The Whitewashing of Web 2.0

The Whitewashing of Web 2.0

Anil Dash of SixApart has posted a provocative observation:
Why are all the attendees of Web 2.0 white males?

The result has been considerable commentary:

I couldn’t resist adding a few of my own scattered thoughts, and, hopefully, insights.

1. While a conference is worse off for representing a monoculture, some topics draw an inherently homogenous audience. If I were to attend a slightly different kind of conference, say, a science fiction fan conference, I would also expect to find an audience composed primarily of white males.

If a conference organizer can’t come up with a more interesting bunch of people to invite, that just means that there may be an opportunity for an alternate sort of conference (take BlogHer, for example).

2. I agree that the whole Web 2.0 enterprise feels insular, self-referential, and excessively consumer-oriented. But wasn’t that also the case with Web 1.0 during its early days? Again, a lack of diversity means opportunity for those who recognize it. Just as with Web 1.0, I would expect the technologies being developed to eventually seep into B2B and other uses.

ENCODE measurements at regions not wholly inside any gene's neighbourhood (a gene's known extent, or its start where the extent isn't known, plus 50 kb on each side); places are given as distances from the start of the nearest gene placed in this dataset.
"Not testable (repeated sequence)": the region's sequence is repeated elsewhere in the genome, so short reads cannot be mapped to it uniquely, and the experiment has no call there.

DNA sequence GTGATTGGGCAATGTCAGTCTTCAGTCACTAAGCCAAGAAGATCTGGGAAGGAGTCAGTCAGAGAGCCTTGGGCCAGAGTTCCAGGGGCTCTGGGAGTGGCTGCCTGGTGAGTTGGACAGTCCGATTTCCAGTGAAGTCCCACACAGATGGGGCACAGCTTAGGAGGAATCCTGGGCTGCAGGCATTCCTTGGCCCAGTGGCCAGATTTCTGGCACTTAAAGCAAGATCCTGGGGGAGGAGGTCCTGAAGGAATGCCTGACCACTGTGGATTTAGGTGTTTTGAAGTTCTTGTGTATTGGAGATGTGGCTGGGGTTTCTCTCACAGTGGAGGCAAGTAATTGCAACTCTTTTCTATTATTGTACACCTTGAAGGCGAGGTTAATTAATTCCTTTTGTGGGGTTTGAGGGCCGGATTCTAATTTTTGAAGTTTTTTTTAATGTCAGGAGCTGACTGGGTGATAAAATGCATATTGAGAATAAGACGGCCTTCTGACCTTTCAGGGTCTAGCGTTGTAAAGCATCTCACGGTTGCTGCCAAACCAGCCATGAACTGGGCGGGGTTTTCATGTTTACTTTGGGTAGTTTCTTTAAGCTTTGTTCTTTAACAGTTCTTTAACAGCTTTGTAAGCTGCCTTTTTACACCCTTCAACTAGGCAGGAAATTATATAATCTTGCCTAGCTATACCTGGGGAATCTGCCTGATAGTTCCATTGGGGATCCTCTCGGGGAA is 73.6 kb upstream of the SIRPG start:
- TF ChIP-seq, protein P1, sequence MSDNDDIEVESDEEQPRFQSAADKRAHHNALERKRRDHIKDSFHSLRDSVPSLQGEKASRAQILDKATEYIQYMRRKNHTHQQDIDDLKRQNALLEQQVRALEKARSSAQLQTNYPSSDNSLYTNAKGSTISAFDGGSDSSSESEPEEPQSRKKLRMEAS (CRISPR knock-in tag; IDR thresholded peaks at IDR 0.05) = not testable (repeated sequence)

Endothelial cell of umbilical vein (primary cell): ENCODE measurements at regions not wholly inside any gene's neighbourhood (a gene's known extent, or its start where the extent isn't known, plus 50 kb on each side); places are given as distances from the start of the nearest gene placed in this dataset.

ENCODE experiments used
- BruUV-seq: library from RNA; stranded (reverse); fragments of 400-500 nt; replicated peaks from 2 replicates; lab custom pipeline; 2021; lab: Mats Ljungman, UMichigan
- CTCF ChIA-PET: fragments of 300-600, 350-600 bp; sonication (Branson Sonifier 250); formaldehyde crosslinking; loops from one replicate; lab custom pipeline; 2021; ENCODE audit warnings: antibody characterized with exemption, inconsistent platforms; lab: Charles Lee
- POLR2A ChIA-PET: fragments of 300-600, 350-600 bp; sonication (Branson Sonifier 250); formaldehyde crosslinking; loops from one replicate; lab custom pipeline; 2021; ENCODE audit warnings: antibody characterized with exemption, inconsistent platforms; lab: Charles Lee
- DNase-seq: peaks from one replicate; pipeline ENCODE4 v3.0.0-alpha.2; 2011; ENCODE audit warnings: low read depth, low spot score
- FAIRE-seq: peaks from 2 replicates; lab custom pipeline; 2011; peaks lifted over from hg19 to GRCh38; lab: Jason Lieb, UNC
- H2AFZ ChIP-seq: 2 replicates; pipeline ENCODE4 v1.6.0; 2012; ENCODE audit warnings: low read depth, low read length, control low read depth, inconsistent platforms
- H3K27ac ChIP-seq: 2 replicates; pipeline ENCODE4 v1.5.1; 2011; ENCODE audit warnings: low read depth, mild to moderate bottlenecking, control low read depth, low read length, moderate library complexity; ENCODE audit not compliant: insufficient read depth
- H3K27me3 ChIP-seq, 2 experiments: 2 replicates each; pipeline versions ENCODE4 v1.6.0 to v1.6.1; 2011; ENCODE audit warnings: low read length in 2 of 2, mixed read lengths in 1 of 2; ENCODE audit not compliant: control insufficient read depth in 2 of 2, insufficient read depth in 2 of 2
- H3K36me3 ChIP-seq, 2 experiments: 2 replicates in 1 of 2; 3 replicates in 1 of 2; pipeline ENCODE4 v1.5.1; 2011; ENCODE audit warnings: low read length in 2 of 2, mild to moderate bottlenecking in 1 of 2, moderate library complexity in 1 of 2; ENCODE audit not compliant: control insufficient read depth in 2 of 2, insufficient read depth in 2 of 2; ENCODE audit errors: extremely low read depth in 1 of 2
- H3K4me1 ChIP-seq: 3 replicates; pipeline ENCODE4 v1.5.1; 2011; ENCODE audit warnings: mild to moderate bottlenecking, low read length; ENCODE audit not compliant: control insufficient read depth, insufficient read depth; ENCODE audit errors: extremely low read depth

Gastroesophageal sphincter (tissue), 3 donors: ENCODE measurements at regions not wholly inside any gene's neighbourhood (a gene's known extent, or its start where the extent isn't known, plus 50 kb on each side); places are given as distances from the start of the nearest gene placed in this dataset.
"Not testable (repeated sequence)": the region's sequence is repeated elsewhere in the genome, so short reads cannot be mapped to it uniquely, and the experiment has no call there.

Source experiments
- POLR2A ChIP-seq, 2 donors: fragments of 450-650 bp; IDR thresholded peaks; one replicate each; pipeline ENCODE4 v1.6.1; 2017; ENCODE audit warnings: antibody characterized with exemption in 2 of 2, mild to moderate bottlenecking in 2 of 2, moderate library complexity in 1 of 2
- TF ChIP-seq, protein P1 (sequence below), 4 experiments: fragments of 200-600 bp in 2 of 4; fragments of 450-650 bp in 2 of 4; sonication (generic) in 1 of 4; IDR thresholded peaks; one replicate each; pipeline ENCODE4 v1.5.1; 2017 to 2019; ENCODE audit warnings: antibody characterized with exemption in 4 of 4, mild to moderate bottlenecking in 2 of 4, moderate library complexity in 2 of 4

3. When I was a design student at Stanford, our instructors warned us against the classic fallacy of assuming that we represented the target market. There’s a reason there are so many designer mountain bikes and accessories–it’s because many designers love mountain biking! Too many of today’s new services represent things designed for the designers’ own use.

Not only are these matters of race, they are matters of culture as well. I would hazard a guess that only a small percentage of residents of major metros like the Bay Area and NYC vote Republican or consider themselves born-again. Yet a majority of this country re-elected George W. Bush precisely for these reasons.

To believe that our little Valley is a good proxy for the rest of the world is highest folly.

4. Ultimately, the appeal of the Internet has been its ability to, for lack of a better word, empower the traditionally less powerful.

Think of how many businesses are now started by women, or non-white immigrants. The beauty of the combination of the Long Tail and Web 2.0 is that you can successfully serve much smaller niches with products that meet their particular needs. Sometimes, the combination of two cliches can produce something of value.

At any rate, we should all thank Anil for writing about the elephant in the room, and facilitating all of this discussion!

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